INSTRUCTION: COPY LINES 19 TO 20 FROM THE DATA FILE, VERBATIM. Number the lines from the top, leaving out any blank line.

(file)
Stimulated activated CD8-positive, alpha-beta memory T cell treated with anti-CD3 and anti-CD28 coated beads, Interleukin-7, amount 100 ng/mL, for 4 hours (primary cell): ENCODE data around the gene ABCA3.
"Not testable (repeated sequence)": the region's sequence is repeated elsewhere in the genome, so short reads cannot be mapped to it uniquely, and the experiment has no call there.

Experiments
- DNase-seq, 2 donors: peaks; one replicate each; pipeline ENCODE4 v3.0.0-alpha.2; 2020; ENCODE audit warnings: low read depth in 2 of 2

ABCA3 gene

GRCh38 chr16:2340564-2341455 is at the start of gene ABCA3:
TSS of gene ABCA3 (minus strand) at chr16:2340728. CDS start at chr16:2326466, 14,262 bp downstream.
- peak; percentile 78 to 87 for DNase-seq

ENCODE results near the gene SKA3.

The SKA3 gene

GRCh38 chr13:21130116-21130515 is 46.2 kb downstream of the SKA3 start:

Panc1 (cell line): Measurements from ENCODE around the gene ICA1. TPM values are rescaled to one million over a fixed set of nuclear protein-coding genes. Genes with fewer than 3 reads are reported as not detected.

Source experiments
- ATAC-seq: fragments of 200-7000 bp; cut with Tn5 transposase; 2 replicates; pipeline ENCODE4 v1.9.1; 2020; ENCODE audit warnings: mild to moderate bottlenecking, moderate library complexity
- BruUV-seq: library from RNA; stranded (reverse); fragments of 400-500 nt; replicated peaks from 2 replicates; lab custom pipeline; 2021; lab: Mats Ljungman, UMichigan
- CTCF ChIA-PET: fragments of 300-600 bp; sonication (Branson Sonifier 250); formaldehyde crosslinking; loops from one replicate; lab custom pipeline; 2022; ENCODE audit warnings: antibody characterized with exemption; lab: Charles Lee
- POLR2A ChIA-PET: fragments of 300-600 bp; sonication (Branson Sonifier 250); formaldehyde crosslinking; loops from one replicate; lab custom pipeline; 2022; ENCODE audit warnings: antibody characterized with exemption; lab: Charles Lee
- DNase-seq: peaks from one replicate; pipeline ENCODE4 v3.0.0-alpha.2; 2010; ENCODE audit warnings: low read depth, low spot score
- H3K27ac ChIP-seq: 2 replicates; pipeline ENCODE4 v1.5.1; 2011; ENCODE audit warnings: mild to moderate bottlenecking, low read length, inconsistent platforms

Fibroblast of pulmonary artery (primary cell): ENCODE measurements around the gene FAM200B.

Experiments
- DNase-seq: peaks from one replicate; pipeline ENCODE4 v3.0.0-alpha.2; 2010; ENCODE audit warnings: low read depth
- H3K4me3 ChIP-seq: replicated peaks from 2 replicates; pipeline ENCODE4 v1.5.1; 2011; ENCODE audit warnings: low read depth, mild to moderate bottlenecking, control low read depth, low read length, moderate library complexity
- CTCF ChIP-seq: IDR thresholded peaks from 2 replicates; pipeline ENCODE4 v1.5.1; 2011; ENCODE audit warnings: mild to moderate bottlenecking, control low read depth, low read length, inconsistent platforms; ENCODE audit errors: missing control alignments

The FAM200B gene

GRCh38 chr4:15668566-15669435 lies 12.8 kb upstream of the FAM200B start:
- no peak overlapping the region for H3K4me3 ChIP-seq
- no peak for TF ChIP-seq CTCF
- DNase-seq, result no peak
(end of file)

- H3K27ac ChIP-seq: 2 replicates; pipeline ENCODE4 v1.5.1; 2011; ENCODE audit warnings: mild to moderate bottlenecking, low read length, inconsistent platforms

Fibroblast of pulmonary artery (primary cell): ENCODE measurements around the gene FAM200B.